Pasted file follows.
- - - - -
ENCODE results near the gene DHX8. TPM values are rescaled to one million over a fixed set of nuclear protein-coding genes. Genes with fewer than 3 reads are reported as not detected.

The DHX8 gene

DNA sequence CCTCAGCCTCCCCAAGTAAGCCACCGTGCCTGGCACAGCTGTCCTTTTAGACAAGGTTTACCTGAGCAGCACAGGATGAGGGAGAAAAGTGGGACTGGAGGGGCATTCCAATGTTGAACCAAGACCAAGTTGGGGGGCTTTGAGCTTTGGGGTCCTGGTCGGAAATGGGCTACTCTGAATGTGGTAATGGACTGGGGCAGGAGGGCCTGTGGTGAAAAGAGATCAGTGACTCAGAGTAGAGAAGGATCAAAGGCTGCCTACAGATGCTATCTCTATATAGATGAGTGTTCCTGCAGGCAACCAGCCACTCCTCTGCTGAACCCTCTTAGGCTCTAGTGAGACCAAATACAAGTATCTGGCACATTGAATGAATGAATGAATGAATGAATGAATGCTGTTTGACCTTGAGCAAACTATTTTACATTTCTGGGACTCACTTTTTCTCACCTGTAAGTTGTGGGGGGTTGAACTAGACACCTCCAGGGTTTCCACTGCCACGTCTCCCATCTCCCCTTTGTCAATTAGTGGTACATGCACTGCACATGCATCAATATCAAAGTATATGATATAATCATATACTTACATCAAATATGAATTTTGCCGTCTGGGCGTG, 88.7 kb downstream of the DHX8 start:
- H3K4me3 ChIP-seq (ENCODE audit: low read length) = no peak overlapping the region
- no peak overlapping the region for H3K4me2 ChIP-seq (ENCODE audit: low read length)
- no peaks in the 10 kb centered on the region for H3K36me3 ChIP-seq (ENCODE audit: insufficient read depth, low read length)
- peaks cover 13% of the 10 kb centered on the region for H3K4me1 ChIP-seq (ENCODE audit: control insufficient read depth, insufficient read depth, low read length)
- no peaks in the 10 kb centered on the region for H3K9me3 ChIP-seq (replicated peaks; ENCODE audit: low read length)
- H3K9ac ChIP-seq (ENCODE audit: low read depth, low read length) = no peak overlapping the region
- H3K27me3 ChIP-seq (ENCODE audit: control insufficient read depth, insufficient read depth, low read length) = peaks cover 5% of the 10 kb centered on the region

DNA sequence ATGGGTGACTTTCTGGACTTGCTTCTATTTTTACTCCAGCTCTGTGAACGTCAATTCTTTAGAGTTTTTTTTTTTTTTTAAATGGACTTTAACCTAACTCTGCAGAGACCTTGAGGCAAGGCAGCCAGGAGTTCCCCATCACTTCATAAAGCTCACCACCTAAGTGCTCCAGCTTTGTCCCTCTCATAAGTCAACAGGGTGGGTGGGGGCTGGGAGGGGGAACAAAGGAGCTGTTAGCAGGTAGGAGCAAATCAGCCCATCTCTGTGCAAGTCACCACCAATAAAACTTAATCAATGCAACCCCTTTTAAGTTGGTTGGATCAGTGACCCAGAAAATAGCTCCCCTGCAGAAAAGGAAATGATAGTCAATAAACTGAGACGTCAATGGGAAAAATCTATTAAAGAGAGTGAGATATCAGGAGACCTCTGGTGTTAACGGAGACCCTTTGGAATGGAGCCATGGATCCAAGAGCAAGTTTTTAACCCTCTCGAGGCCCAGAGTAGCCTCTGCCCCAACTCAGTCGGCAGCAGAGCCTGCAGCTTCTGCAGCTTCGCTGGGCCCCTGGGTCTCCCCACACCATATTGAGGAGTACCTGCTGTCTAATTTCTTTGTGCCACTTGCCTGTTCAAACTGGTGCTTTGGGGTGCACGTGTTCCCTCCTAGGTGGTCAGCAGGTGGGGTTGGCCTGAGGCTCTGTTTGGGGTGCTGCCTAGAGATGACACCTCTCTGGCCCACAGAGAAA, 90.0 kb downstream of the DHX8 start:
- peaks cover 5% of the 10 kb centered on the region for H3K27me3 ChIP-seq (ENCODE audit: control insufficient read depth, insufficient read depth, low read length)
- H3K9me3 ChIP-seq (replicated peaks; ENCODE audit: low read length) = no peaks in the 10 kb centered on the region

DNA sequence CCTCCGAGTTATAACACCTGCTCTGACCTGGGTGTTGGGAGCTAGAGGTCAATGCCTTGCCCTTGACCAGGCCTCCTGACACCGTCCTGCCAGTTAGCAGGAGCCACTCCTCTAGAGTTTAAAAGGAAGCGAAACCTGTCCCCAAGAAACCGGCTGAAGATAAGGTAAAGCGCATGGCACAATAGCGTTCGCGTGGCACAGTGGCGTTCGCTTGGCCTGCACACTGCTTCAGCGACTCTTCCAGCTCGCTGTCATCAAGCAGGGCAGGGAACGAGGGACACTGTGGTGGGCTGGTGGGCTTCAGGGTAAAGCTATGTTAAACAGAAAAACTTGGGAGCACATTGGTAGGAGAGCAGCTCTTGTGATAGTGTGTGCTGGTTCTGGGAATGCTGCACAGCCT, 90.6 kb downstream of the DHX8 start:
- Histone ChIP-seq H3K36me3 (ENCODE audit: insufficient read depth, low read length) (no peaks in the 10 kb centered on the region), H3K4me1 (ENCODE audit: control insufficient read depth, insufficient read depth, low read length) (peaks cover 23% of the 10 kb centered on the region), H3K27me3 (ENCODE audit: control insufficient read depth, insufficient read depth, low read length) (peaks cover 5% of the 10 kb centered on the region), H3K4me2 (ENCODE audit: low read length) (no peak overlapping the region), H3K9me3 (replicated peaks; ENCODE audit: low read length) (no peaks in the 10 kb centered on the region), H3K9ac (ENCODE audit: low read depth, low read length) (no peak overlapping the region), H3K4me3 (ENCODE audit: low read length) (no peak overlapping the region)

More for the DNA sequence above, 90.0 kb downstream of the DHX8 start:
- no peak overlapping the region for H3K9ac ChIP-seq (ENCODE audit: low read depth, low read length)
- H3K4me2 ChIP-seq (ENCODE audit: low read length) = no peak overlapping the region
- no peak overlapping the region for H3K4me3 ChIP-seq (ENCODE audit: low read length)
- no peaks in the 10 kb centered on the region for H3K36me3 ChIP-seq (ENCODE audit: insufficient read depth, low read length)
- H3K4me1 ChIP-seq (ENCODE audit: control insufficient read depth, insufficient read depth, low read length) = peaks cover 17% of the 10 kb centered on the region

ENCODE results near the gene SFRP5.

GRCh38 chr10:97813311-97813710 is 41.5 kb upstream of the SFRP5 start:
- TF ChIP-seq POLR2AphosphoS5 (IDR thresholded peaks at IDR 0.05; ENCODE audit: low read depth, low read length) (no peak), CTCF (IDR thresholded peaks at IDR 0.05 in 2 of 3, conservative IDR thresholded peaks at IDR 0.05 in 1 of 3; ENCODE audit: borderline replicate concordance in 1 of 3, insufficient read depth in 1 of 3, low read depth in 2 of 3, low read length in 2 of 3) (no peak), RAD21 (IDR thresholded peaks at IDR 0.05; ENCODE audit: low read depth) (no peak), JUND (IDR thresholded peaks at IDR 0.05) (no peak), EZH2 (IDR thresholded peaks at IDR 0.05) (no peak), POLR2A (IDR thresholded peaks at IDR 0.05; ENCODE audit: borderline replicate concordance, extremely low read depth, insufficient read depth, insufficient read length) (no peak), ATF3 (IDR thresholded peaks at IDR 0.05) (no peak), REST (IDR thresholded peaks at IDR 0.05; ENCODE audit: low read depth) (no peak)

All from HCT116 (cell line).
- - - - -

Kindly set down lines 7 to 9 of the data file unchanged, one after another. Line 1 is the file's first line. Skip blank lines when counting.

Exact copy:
- peaks cover 13% of the 10 kb centered on the region for H3K4me1 ChIP-seq (ENCODE audit: control insufficient read depth, insufficient read depth, low read length)
- no peaks in the 10 kb centered on the region for H3K9me3 ChIP-seq (replicated peaks; ENCODE audit: low read length)
- H3K9ac ChIP-seq (ENCODE audit: low read depth, low read length) = no peak overlapping the region